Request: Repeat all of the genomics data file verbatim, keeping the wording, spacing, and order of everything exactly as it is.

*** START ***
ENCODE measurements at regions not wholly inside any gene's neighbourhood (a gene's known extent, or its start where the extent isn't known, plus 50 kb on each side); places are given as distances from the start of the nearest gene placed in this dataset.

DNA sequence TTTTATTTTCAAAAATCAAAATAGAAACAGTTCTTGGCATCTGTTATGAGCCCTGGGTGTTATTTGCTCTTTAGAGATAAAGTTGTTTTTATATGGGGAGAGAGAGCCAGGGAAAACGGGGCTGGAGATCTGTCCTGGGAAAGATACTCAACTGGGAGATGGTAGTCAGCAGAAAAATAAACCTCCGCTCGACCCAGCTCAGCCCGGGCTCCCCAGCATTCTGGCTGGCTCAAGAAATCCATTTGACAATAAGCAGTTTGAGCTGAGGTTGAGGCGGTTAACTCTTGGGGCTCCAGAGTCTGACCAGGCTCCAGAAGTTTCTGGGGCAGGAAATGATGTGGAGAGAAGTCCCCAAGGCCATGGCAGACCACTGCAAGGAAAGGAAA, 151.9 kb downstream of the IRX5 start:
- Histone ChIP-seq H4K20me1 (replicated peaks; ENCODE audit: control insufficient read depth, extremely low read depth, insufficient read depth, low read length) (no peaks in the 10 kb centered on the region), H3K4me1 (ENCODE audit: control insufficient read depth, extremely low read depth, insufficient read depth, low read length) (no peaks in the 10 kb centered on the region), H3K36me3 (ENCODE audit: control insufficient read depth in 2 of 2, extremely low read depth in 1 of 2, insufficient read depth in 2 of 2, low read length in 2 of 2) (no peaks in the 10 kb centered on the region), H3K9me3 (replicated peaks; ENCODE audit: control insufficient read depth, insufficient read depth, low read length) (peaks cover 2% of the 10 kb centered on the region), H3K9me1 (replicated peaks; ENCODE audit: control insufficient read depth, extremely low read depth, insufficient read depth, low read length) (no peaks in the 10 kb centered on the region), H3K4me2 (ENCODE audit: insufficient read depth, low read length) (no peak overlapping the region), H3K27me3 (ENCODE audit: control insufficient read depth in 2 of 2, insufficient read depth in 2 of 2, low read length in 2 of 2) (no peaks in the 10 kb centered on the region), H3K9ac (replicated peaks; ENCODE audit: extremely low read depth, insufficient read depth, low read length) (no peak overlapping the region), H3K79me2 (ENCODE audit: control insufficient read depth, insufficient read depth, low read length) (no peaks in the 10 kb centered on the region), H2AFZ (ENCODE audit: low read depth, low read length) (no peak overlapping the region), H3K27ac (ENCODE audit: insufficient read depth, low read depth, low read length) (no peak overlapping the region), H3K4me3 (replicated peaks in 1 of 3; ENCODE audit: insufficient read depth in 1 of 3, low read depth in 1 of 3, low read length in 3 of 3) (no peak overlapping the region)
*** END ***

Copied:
ENCODE measurements at regions not wholly inside any gene's neighbourhood (a gene's known extent, or its start where the extent isn't known, plus 50 kb on each side); places are given as distances from the start of the nearest gene placed in this dataset.

DNA sequence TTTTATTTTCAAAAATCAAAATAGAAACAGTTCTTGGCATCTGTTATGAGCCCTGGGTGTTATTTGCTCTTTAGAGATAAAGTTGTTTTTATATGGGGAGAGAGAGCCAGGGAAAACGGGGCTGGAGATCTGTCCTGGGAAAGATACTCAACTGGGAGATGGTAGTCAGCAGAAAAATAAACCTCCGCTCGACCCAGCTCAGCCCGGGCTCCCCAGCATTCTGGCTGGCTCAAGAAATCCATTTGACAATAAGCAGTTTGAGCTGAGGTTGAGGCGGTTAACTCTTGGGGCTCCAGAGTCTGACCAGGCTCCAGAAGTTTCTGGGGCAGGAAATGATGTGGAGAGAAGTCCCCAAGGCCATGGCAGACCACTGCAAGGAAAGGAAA, 151.9 kb downstream of the IRX5 start:
- Histone ChIP-seq H4K20me1 (replicated peaks; ENCODE audit: control insufficient read depth, extremely low read depth, insufficient read depth, low read length) (no peaks in the 10 kb centered on the region), H3K4me1 (ENCODE audit: control insufficient read depth, extremely low read depth, insufficient read depth, low read length) (no peaks in the 10 kb centered on the region), H3K36me3 (ENCODE audit: control insufficient read depth in 2 of 2, extremely low read depth in 1 of 2, insufficient read depth in 2 of 2, low read length in 2 of 2) (no peaks in the 10 kb centered on the region), H3K9me3 (replicated peaks; ENCODE audit: control insufficient read depth, insufficient read depth, low read length) (peaks cover 2% of the 10 kb centered on the region), H3K9me1 (replicated peaks; ENCODE audit: control insufficient read depth, extremely low read depth, insufficient read depth, low read length) (no peaks in the 10 kb centered on the region), H3K4me2 (ENCODE audit: insufficient read depth, low read length) (no peak overlapping the region), H3K27me3 (ENCODE audit: control insufficient read depth in 2 of 2, insufficient read depth in 2 of 2, low read length in 2 of 2) (no peaks in the 10 kb centered on the region), H3K9ac (replicated peaks; ENCODE audit: extremely low read depth, insufficient read depth, low read length) (no peak overlapping the region), H3K79me2 (ENCODE audit: control insufficient read depth, insufficient read depth, low read length) (no peaks in the 10 kb centered on the region), H2AFZ (ENCODE audit: low read depth, low read length) (no peak overlapping the region), H3K27ac (ENCODE audit: insufficient read depth, low read depth, low read length) (no peak overlapping the region), H3K4me3 (replicated peaks in 1 of 3; ENCODE audit: insufficient read depth in 1 of 3, low read depth in 1 of 3, low read length in 3 of 3) (no peak overlapping the region)